Charles IV, King of Bohemia and Roman Emperor, tried to regain control over the whole royal property that had been put in pledge, and establish the new code for the country – Maiestas Carolina. This code stated that no royal property can be put in pledge anymore; Bezděz was one of the items that were explicitly listed. However, the aristocracy didn’t accept Maiestas Carolina as it limited the aristocratic privileges.
Charles IV was fond of Bezděz; in 1366, he founded the Big Pond together with his burgrave Oldřich Tista of Libštejn. Later, to honor the poet K. H. Mácha, it was renamed to Máchovo jezero (Mácha Lake).
During the Hussite wars, the castle became the biggest stronghold of the Catholic Church in the north of Bohemia. Its inexpugnability was taken for granted, so the castle became the shelter for the Land Tables, and numerous valuables owned by the church and secular owners.
Until 1468, the castle was held by the house of Michalovice. During the following 120 years, it passed from one pledge holder to another.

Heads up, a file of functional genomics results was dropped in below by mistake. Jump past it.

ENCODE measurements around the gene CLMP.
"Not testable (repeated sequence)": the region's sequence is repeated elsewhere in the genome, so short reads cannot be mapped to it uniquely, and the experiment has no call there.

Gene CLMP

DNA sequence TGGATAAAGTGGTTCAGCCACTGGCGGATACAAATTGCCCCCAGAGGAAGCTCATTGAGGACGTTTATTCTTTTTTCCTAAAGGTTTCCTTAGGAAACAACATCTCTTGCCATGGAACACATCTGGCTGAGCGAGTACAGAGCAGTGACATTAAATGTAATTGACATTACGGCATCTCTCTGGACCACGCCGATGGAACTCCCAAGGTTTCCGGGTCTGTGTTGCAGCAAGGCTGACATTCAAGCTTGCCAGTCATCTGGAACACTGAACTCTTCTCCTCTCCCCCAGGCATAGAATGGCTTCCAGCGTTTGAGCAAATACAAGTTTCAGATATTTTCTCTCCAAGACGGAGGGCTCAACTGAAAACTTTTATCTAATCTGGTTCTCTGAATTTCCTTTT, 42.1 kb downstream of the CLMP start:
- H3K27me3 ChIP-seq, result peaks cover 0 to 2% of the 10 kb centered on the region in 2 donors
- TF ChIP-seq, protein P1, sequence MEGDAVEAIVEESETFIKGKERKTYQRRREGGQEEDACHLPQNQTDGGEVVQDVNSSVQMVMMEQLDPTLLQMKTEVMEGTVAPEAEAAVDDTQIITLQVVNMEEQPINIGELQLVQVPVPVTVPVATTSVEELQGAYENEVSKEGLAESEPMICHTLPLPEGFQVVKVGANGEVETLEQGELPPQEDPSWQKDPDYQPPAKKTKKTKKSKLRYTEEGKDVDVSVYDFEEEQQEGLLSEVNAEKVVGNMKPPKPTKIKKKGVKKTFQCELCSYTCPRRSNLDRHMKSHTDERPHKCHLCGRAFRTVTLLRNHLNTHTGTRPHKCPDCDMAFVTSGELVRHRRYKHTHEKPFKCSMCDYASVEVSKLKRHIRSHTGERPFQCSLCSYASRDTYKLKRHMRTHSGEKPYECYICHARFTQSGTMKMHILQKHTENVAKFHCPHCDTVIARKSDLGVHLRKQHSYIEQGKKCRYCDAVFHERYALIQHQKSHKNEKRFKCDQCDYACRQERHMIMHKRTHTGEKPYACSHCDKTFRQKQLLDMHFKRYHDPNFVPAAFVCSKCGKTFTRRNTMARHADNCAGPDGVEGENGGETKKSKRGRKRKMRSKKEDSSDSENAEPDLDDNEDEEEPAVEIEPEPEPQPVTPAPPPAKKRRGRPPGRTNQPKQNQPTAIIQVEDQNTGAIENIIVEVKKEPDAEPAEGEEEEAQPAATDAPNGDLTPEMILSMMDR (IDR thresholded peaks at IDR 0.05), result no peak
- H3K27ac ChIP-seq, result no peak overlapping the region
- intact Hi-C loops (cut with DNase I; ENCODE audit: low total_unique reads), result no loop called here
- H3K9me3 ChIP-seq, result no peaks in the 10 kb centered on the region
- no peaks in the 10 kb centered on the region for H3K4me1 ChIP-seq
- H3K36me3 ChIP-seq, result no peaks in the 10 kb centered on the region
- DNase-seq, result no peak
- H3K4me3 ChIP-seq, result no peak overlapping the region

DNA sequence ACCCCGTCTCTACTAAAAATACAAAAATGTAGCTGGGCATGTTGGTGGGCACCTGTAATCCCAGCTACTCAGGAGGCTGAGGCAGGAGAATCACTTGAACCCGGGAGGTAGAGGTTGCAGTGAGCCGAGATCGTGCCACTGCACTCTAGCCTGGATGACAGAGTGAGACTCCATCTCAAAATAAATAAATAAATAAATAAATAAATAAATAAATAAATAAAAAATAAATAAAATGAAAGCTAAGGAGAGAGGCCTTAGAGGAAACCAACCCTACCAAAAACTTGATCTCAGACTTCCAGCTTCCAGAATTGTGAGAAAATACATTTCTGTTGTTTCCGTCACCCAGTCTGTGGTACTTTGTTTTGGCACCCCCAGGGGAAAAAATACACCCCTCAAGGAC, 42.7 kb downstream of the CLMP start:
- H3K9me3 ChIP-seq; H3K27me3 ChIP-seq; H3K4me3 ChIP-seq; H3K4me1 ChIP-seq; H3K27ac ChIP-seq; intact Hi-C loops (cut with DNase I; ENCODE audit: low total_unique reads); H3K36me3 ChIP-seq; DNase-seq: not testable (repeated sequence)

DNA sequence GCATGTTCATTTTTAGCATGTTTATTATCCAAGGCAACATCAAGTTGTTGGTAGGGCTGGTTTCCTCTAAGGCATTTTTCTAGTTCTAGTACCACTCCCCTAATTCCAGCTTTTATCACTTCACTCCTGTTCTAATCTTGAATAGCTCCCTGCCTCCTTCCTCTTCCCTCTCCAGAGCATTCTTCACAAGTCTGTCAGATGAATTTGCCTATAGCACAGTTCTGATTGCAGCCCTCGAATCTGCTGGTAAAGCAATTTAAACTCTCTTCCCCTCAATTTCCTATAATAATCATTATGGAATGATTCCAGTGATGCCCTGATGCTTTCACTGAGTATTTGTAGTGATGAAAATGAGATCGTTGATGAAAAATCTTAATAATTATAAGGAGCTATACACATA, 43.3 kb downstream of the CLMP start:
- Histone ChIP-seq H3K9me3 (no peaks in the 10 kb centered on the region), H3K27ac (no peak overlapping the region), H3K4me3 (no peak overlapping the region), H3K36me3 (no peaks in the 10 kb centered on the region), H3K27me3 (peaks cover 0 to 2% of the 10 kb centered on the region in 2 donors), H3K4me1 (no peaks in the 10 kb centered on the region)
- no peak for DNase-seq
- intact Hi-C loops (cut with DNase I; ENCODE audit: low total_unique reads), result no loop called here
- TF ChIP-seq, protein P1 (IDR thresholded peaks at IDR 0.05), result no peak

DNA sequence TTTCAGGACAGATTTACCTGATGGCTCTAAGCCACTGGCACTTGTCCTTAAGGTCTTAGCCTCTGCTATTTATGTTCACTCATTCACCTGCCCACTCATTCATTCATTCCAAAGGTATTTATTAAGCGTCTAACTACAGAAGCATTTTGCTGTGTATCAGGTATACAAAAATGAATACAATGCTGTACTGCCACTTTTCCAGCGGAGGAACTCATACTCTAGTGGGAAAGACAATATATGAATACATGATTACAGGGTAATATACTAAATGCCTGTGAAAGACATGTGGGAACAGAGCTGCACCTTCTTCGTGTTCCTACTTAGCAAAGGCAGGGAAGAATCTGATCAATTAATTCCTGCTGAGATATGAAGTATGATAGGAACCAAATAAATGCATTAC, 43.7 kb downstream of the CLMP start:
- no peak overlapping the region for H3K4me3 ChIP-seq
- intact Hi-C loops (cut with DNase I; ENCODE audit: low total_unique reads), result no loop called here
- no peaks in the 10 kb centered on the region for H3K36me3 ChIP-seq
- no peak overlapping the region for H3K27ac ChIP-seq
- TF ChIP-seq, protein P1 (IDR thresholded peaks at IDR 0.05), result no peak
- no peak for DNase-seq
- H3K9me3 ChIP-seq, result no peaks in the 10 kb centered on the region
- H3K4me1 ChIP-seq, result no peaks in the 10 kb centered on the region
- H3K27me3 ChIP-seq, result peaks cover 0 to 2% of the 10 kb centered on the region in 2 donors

In 1588, Emperor Rudolph II cancelled the pledge and sold the castle to the last pledge holder, John of Wartenberg. After his death, through the marriage with John’s widow, the castle became the property of Wenceslas of Dubá. Later, Wenceslas became one of the leaders of the Bohemian Revolt, and after the lost Battle of White Mountain (1620), he fled the country together with the “Winter King”, Frederick V of the Palatinate. The castle was confiscated, and later sold for a small price to the imperial general Albrecht of Wallenstein. Just before Wallenstein took control, Bezděz was conquered for the first time, and burned down. However, it wasn’t defended by royal servants but by mutinous subjects of Wenceslas of Dubá who took refuge to the castle, and were defeated by the mercenaries hired by Maximilian of Bavaria. Despite serious damage, Wallenstein decided to rebuild the castle and turn it into a Baroque fortress. Later on, he changed his mind, and invited the monks of St. Augustine’s Order in 1627, to turn the castle into a fortified monastery (which Wallenstein planned to use if necessary). However, the monks were quite sluggish at work, so Wallenstein redistributed them back to Bělá after 9 years, and promised to give Bezděz to the Spanish order of Montserrat Benedictines (out of pure gratefulness, as they saved his life during the Battle of Lützen). Just as Montserrat, Bezděz was to be offered to hermits, and a big monastery should have been built at the foot of the hill. The Wallenstein plan, minus the monastery, was then realized by Emperor Ferdinand II; the castle was confiscated from Wallenstein together with the rest of his property, and the emperor gave it to the Emmaus Monastery in Prague. Years before, Wallenstein offered this monastery to Montserrat Benedictines too, and personally discussed the issue with their abbot Penalosa.